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Make it So Lessons #2: Terms and Definitions

by Charlie Plaine, Make it So Host

6th December 2013

In design, and especially in First Edition design, we use a lot of terms. Many of these terms are used internally and externally, and there is some sense of what they mean outside the design discussions. But as Make it So is as much about education as it is the search for a new future designer, it's our goal to help you all learn and understand the terms we use as we use them, and that's what this article is about. Hopefully it will help explain some of the terms we use, why we use them, and help both our MiS contestants and any aspiring designers out there to make better cards.

It's All About Grammar
First Edition has a lot of card types (fifteen, to be exact) but they tend to be grouped into two (2) categories - "nouns" and "verbs." And although it's a rough comparision that doesn't always work, it's a good way to group up the card types. "Verbs" do something and "nouns" are something. But as always, it's more complicated than that.

I Miss This Office

As you would an expect, a "noun" is a card that represents a thing. In design, "nouns" are equipment, personnel, and ships.  Other than equipment, nouns tend to be very limited in what they can do; most of this restriction comes from template issues. From a design point of view, "nouns" don't provide a lot of function or flavor, but they are vital to the game. After all, without personnel you can't have skills and without ships you can't move about the spaceline. There is also a great degree of overlap between the mechanics of "nouns" and the creative space of "nouns."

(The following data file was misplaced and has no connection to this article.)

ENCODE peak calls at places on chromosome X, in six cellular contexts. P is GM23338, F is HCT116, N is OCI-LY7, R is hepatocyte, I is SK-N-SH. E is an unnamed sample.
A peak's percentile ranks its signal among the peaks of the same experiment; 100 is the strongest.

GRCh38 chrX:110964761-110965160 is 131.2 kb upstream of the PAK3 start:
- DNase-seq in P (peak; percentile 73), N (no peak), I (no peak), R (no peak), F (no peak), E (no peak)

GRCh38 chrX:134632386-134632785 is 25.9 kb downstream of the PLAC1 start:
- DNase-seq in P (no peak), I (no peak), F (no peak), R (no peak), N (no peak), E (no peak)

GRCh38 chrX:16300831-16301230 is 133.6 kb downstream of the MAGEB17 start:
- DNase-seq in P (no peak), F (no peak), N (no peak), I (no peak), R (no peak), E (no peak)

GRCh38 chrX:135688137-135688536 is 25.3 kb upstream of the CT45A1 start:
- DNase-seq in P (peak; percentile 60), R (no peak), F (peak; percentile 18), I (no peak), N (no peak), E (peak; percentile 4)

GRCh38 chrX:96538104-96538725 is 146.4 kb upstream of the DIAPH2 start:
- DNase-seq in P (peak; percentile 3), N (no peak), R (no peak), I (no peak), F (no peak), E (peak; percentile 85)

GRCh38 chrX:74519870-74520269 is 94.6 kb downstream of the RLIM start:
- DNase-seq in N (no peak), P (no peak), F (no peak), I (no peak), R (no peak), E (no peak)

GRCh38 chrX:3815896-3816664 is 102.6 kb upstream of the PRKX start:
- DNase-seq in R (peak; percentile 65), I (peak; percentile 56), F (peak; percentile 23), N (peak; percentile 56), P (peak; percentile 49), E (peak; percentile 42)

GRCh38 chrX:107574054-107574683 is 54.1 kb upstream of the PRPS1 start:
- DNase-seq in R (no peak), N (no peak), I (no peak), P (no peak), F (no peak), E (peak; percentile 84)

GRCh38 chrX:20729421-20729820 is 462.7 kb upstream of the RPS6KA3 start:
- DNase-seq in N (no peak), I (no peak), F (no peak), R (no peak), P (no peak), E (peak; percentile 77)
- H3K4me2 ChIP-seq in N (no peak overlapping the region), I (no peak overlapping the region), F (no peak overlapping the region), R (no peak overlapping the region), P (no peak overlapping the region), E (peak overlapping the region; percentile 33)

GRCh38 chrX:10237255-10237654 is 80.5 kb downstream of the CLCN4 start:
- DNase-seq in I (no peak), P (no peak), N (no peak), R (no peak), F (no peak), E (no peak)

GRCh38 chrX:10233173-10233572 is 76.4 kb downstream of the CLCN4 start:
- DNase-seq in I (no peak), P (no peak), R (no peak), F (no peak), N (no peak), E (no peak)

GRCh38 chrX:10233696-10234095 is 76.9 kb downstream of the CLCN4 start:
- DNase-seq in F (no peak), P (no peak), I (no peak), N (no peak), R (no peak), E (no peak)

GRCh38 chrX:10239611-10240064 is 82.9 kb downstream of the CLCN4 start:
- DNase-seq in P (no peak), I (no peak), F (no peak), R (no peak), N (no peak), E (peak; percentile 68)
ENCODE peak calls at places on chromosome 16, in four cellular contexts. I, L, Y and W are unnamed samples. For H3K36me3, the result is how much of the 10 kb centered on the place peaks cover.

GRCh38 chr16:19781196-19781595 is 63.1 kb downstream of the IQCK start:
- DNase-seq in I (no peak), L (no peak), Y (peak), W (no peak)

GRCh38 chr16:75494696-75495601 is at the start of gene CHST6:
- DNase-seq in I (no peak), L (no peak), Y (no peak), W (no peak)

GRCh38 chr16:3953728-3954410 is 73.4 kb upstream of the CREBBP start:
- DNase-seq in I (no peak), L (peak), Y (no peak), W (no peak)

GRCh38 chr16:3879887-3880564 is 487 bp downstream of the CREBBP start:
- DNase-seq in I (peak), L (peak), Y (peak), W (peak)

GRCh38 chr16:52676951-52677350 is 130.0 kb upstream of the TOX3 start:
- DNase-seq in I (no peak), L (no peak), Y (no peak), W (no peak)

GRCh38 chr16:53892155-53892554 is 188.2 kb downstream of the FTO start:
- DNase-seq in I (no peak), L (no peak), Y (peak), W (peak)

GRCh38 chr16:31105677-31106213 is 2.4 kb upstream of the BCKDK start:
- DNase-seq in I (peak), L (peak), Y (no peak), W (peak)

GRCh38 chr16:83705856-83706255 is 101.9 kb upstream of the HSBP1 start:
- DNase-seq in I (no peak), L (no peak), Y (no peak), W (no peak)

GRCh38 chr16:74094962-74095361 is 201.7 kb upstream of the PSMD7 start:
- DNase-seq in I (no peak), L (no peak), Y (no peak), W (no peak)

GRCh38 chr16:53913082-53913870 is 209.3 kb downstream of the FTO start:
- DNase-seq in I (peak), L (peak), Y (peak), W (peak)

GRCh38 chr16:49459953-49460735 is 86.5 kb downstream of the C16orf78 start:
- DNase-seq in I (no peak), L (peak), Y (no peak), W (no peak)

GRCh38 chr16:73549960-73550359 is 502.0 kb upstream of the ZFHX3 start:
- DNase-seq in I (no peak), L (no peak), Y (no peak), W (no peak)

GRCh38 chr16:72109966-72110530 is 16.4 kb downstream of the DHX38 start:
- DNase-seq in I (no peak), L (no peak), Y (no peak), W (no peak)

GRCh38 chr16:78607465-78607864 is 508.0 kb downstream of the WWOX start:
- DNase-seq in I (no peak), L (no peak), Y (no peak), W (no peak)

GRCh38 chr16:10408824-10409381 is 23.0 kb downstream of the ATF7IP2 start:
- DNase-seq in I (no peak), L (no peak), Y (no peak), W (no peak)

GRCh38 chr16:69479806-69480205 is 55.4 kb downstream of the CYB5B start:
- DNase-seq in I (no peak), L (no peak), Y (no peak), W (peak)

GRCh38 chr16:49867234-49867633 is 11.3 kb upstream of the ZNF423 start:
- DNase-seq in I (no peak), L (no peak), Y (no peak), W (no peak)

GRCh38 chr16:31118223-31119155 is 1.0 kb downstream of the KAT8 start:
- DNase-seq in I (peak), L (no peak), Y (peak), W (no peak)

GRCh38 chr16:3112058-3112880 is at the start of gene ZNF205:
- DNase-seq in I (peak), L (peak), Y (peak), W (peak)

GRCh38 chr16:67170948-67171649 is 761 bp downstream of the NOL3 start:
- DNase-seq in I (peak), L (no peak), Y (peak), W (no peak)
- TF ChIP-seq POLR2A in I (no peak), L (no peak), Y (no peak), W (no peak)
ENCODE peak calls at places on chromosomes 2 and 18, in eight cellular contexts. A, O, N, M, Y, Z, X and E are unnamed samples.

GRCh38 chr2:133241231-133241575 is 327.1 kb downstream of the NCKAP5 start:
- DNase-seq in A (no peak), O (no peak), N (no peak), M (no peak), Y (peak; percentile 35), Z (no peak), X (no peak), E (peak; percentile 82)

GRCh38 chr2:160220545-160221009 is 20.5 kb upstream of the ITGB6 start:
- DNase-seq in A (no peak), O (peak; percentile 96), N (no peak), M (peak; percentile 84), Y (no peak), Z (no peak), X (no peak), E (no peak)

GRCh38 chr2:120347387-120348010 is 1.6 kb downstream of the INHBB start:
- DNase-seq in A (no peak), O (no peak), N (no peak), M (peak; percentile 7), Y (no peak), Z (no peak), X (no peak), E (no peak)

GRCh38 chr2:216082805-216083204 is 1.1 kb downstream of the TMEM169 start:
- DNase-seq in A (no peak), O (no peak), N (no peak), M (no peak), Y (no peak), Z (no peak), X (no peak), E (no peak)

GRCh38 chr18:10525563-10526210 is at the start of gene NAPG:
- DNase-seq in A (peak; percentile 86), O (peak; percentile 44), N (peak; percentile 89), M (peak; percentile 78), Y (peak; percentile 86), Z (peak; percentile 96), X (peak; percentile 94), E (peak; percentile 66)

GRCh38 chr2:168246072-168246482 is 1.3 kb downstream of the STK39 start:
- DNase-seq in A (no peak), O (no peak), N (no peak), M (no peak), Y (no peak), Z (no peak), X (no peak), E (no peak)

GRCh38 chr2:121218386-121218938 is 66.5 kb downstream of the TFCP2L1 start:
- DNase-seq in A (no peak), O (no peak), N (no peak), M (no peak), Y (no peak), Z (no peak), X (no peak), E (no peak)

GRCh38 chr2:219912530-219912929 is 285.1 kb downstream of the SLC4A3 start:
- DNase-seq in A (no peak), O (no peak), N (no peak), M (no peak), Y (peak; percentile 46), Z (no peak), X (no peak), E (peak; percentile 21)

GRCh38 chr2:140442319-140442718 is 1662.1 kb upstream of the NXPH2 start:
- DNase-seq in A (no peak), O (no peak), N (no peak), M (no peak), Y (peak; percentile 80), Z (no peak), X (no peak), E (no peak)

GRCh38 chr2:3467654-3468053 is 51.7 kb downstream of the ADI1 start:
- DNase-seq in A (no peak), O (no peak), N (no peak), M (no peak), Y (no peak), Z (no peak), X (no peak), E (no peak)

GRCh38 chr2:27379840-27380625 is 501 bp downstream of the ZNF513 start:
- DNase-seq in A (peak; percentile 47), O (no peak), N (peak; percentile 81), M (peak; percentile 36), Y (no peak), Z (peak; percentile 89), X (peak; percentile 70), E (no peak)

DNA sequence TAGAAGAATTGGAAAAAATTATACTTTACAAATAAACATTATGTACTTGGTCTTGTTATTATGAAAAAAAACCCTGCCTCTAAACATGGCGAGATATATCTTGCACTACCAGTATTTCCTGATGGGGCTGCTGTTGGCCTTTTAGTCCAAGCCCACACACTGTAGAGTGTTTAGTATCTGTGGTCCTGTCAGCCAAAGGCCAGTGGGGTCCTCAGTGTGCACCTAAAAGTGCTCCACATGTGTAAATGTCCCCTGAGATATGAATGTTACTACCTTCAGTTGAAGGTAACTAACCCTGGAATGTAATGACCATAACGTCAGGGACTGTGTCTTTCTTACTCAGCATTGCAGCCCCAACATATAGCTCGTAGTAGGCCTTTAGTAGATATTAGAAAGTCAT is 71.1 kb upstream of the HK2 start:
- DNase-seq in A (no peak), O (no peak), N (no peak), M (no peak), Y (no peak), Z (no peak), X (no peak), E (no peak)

Some card types that would normally be considered "nouns" (Artifacts, Missions, Time Locations, Tribbles) have such specializes rules and roles that they aren't usually considered "nouns" by design. Even equipment falls more outside of this definition than inside, but it's often close enough to get a mention.

"Verbs" are far more complex than "nouns," as they tend to represent actions and changes instead of things. These card types have incredible mechanical and creative diversity, but they all affect the game in similar ways: by enabling (or disabling) a game function. These tend to be higher level game functions, whereas the "nouns" enable the basic game functions (solving missions).

The typical "verb" card types (Events, Incidents, Interrupts, and Objectives) tend to have a wide variance between their mechanical space and their creative space. For example, events can represent places (Duck Blind), things (Raktajino) or more metaphsyical concepts. The primary differences between the different "verbs" come in their mechanical and creative scope, which is vital to giving each card type a purpose. It's difficult and very, very important to make sure to find the right card type for each "verb" you wish to create.

While the "noun" and "verb" classifications are important, they are very indistinct; they are not hard lines and precise definitions. And these two categories don't cover all of the card types. For example, dilemmas are neither "nouns" nor "verbs" and are almost always considered as part of their own category. Likewise, while missions could be considered "nouns," they are usually considered seperate from the design definition of "noun."